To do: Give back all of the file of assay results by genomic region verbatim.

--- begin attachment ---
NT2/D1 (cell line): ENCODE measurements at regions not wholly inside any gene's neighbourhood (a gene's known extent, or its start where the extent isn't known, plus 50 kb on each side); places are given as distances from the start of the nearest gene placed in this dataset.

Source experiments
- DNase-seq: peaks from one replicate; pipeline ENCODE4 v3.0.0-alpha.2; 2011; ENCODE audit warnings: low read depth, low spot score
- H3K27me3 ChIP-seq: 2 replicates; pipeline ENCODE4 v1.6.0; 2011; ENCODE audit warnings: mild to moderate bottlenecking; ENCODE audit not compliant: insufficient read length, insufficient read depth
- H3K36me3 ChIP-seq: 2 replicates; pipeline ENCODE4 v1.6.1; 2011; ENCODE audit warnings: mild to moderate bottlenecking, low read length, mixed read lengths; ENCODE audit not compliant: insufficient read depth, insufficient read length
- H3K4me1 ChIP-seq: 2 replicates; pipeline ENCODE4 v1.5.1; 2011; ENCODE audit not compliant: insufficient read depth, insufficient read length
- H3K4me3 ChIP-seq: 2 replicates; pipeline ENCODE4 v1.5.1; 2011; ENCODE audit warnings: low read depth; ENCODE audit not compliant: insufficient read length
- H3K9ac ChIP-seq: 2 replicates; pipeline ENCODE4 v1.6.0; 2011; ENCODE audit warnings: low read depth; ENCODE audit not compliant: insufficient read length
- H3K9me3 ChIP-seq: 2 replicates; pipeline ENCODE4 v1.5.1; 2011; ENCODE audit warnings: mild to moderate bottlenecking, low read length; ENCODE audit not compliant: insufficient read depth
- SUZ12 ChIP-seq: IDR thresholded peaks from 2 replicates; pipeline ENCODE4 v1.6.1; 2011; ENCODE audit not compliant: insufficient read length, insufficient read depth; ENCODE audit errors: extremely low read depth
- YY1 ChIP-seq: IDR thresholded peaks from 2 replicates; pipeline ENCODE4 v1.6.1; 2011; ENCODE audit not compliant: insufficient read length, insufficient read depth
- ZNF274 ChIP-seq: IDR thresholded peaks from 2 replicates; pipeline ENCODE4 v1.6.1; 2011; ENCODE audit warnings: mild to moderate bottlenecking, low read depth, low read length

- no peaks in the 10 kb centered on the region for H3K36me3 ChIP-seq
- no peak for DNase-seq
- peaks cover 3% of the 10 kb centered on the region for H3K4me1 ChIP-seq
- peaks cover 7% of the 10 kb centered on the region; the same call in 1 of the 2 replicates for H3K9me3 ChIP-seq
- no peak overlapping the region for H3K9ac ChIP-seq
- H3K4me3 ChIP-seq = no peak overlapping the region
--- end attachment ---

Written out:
NT2/D1 (cell line): ENCODE measurements at regions not wholly inside any gene's neighbourhood (a gene's known extent, or its start where the extent isn't known, plus 50 kb on each side); places are given as distances from the start of the nearest gene placed in this dataset.

Source experiments
- DNase-seq: peaks from one replicate; pipeline ENCODE4 v3.0.0-alpha.2; 2011; ENCODE audit warnings: low read depth, low spot score
- H3K27me3 ChIP-seq: 2 replicates; pipeline ENCODE4 v1.6.0; 2011; ENCODE audit warnings: mild to moderate bottlenecking; ENCODE audit not compliant: insufficient read length, insufficient read depth
- H3K36me3 ChIP-seq: 2 replicates; pipeline ENCODE4 v1.6.1; 2011; ENCODE audit warnings: mild to moderate bottlenecking, low read length, mixed read lengths; ENCODE audit not compliant: insufficient read depth, insufficient read length
- H3K4me1 ChIP-seq: 2 replicates; pipeline ENCODE4 v1.5.1; 2011; ENCODE audit not compliant: insufficient read depth, insufficient read length
- H3K4me3 ChIP-seq: 2 replicates; pipeline ENCODE4 v1.5.1; 2011; ENCODE audit warnings: low read depth; ENCODE audit not compliant: insufficient read length
- H3K9ac ChIP-seq: 2 replicates; pipeline ENCODE4 v1.6.0; 2011; ENCODE audit warnings: low read depth; ENCODE audit not compliant: insufficient read length
- H3K9me3 ChIP-seq: 2 replicates; pipeline ENCODE4 v1.5.1; 2011; ENCODE audit warnings: mild to moderate bottlenecking, low read length; ENCODE audit not compliant: insufficient read depth
- SUZ12 ChIP-seq: IDR thresholded peaks from 2 replicates; pipeline ENCODE4 v1.6.1; 2011; ENCODE audit not compliant: insufficient read length, insufficient read depth; ENCODE audit errors: extremely low read depth
- YY1 ChIP-seq: IDR thresholded peaks from 2 replicates; pipeline ENCODE4 v1.6.1; 2011; ENCODE audit not compliant: insufficient read length, insufficient read depth
- ZNF274 ChIP-seq: IDR thresholded peaks from 2 replicates; pipeline ENCODE4 v1.6.1; 2011; ENCODE audit warnings: mild to moderate bottlenecking, low read depth, low read length

- no peaks in the 10 kb centered on the region for H3K36me3 ChIP-seq
- no peak for DNase-seq
- peaks cover 3% of the 10 kb centered on the region for H3K4me1 ChIP-seq
- peaks cover 7% of the 10 kb centered on the region; the same call in 1 of the 2 replicates for H3K9me3 ChIP-seq
- no peak overlapping the region for H3K9ac ChIP-seq
- H3K4me3 ChIP-seq = no peak overlapping the region